• Entry-level pros should be realistic. “When I was running an IH internship, many of these students did not have a true sense of their intrinsic net worth,” says IH Aaron Chen.  “Many of these students believed they would be paid close to if not exceeding six figures right out of their program.  They got a very tough and rude awakening.

 “I had a masters student come into my program with his ego already blowing his head up.  He came the first week to work in a three-piece suit and wingtip shoes.  I asked him what he thought he was going to do in a chemical plant and he explained he was going to supervise IH techs and show them about IH. I had to tell him that he was not going to be supervising anyone for a long time. I asked this guy to come to work the next day and be prepared to learn and get dirty.”

Bottom line: “What most of us experienced as work over the past 40+ years is going to dramatically change over the coming decades,” says consultant Phil LaDuke. “Let’s face it, labor is the most expensive cost to running a profitable business.  So whatever employers can do to minimize this cost they will do it regardless of anyone’s moral opinion of their decisions.”

Skill sets of giggers

ISHN asked professionals what it takes to survive and thrive in the new normal of less stable employment:

• “One or our clients ranks affiliates (contractors). Some they won’t work with, others they will send worldwide. They want quality reporting, tech expertise, communication, customization, and meeting client needs,” says one consultant.

• “Look for the 800-pound gorilla clients. This is called ‘the sumo advantage.’ Hook your star to these guys. Provide the technical services. These clients have thousands of employees, they’re doing request for proposals for tens of thousands of dollars, and they can catapult you into whole different area. They can do your marketing and be your flag bearer.”

• “Be able to communicate verbally and written, topped off with interpersonal skills and the ability to read a situation. Health, safety, and environmental hazards can be quite frightening and the ability to fully explain and communicate to management, workers and the public is a trait of the successful professional.  There is no better example of this than the Flint Michigan story.”

• “Relationship/people skills, willingness to travel, and experience/knowledge in knowing how to hit the ground running when starting a new job.”

• “The younger generation generally appears more restless as well as adventurous.  Long-term employment doesn’t provide this whereas national/global consulting jobs do.”

• “The health and safety job cycle is getting shorter because health and safety pros have not been able to establish health and safety to be of strategic significance in their enterprise. Companies would hire and retain full time pros if those pros had solid leadership skills in addition to their strong professional skills.  Pros need the skill sets to lead health and safety into the enterprise and not just set up disparate programs outside of the overarching management system of the enterprise.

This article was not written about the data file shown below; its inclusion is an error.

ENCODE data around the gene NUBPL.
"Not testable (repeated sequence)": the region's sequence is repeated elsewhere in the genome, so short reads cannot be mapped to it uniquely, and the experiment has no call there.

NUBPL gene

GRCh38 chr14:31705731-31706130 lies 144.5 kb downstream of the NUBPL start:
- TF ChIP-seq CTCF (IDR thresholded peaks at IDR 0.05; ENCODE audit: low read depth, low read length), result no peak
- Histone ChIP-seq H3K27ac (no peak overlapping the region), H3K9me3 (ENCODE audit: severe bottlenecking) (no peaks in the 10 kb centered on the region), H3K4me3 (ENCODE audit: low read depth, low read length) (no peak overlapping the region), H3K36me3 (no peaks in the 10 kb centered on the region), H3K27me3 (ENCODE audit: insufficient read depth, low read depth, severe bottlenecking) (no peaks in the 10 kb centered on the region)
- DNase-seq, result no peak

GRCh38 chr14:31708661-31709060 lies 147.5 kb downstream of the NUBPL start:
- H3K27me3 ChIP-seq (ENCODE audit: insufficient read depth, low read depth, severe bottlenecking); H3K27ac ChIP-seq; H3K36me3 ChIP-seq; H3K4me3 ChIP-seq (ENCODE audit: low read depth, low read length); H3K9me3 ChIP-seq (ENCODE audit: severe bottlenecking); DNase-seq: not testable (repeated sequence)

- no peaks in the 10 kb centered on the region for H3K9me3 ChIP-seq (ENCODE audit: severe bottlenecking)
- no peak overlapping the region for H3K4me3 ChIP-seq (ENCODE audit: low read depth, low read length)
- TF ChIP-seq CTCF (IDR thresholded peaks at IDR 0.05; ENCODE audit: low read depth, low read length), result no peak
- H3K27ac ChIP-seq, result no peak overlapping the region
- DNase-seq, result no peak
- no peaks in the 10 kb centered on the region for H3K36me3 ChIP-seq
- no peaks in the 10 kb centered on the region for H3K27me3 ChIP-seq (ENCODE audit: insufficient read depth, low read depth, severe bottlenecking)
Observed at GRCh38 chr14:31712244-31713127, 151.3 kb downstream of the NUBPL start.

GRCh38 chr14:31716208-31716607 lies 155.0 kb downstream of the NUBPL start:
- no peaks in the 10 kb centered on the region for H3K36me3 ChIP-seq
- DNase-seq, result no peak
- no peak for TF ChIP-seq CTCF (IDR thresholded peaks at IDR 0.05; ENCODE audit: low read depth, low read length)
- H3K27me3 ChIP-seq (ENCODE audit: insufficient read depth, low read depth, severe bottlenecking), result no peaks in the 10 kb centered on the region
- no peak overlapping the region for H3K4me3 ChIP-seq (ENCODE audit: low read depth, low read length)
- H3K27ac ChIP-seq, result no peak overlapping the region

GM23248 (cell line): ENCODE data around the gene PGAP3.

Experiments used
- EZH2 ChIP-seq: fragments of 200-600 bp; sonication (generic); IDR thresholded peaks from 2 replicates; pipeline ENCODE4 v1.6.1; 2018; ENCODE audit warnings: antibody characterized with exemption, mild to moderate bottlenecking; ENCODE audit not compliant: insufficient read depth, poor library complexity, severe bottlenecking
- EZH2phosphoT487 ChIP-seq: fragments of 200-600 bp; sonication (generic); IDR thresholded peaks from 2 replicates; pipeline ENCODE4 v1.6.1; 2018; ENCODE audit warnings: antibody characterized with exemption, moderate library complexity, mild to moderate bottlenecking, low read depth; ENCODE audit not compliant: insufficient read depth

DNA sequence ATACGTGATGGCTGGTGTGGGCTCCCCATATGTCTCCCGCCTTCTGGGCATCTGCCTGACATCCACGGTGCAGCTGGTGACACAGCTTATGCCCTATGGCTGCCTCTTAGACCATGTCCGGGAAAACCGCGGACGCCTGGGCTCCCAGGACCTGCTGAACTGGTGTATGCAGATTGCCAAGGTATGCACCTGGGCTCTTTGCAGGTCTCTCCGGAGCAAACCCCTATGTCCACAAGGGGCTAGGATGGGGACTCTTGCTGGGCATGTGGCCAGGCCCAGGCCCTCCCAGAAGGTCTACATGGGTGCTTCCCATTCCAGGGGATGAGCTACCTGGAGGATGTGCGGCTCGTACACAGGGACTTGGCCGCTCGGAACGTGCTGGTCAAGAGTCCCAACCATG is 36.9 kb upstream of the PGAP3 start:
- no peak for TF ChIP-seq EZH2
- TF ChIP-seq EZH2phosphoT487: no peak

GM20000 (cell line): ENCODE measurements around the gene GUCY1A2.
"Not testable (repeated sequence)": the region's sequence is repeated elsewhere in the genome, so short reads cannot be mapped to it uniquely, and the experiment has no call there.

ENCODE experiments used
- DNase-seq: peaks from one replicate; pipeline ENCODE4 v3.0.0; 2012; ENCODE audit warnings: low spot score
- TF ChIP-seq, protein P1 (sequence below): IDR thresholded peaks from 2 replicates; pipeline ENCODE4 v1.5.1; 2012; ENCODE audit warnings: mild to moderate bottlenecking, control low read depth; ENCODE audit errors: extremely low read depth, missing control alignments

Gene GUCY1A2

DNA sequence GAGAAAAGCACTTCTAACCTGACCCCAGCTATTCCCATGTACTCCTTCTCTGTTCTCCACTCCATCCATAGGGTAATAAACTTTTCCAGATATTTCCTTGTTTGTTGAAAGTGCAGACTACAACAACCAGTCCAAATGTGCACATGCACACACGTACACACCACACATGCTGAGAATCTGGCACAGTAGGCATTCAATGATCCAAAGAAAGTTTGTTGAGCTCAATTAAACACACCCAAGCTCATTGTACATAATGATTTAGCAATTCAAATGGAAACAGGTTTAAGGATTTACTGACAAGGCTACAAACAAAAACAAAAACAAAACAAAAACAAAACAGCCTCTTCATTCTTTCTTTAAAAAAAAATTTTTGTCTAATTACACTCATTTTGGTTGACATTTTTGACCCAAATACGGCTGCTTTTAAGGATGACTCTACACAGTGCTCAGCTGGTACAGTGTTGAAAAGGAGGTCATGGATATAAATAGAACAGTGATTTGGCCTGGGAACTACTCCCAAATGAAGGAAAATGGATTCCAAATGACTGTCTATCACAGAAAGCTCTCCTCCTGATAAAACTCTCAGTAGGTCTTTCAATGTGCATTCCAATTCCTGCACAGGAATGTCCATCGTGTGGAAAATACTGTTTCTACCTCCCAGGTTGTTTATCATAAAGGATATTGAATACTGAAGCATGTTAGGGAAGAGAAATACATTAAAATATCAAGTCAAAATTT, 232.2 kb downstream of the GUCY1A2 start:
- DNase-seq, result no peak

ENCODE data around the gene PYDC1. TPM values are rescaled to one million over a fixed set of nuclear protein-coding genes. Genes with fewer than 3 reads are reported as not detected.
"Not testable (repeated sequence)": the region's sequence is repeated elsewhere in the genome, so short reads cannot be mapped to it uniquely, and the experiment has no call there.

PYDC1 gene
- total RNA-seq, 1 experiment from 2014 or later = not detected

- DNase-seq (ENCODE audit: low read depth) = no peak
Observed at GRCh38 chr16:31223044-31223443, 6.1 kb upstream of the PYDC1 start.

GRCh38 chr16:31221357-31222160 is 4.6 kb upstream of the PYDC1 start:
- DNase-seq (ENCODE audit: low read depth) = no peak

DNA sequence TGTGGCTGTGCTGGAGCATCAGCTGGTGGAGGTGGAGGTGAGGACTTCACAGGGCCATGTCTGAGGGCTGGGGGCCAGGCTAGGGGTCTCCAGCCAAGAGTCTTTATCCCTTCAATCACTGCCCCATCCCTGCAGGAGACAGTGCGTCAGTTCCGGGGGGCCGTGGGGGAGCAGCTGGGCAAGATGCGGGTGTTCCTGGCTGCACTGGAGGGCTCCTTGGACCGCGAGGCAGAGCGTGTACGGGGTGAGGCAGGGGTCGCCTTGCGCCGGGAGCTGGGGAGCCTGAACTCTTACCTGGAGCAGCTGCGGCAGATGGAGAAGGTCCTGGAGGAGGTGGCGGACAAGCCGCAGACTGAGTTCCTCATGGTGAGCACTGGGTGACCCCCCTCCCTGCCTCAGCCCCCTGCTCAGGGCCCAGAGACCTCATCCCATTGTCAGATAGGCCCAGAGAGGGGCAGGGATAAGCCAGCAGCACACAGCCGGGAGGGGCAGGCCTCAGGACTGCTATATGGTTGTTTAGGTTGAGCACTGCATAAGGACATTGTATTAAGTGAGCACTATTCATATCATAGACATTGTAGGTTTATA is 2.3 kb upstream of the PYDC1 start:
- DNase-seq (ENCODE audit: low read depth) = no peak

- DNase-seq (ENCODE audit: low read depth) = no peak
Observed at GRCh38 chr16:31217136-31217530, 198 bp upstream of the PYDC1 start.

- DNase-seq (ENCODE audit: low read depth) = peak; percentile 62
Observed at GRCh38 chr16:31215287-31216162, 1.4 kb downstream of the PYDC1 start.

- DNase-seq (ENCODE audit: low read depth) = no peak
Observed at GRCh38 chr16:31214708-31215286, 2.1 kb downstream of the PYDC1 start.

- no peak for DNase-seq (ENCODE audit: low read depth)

“Another way we have failed is by trying to develop a strong safety culture in the enterprise.  Achieving a strong safety culture in the enterprise is not the way to establish H&S to be of strategic importance.”

• “Pros need to realize that none of us possess the magic elixir that can be applied to any and all given situations to fix a safety or health problem. This fixation on applying one solution to all situations (such as behavior-based safety) has been the most detrimental aspect of safety and health work since the creation of OSHA. It is the reason we have not progressed as a profession as far as we could have over the past 40+ years. 

“Remember, the job is not about you, it is about what you can do to educate and encourage others to work in a manner that allows them to go home every night after their shift and thoroughly enjoy their families.”

• “People going after entry-level positions that pay $40K are demanding $80K fresh out of school. I don’t know where they are getting the idea that they are worth literally twice what they are, but they do indeed believe it. I don’t see a reluctance to hire young people permanently, what I see is deluded academics filling students heads with nonsense about what they can expect to make (and do) fresh out of school.”

• “Do your best on the job you have. Invest in whatever 401K-type plan your current company has. Invest wisely.”

• “Make sure your family is prominent in your life.”

• “Be prepared for the next surprise job change which could be with or without your current employer.”

• “Get mentally comfortable with the possibility that younger generations, by the time they retire, might work up to 13-15 different companies and experience three or four totally different jobs. This kind of career ride looks to be part of the nation’s employment reality and the reality of many global companies.”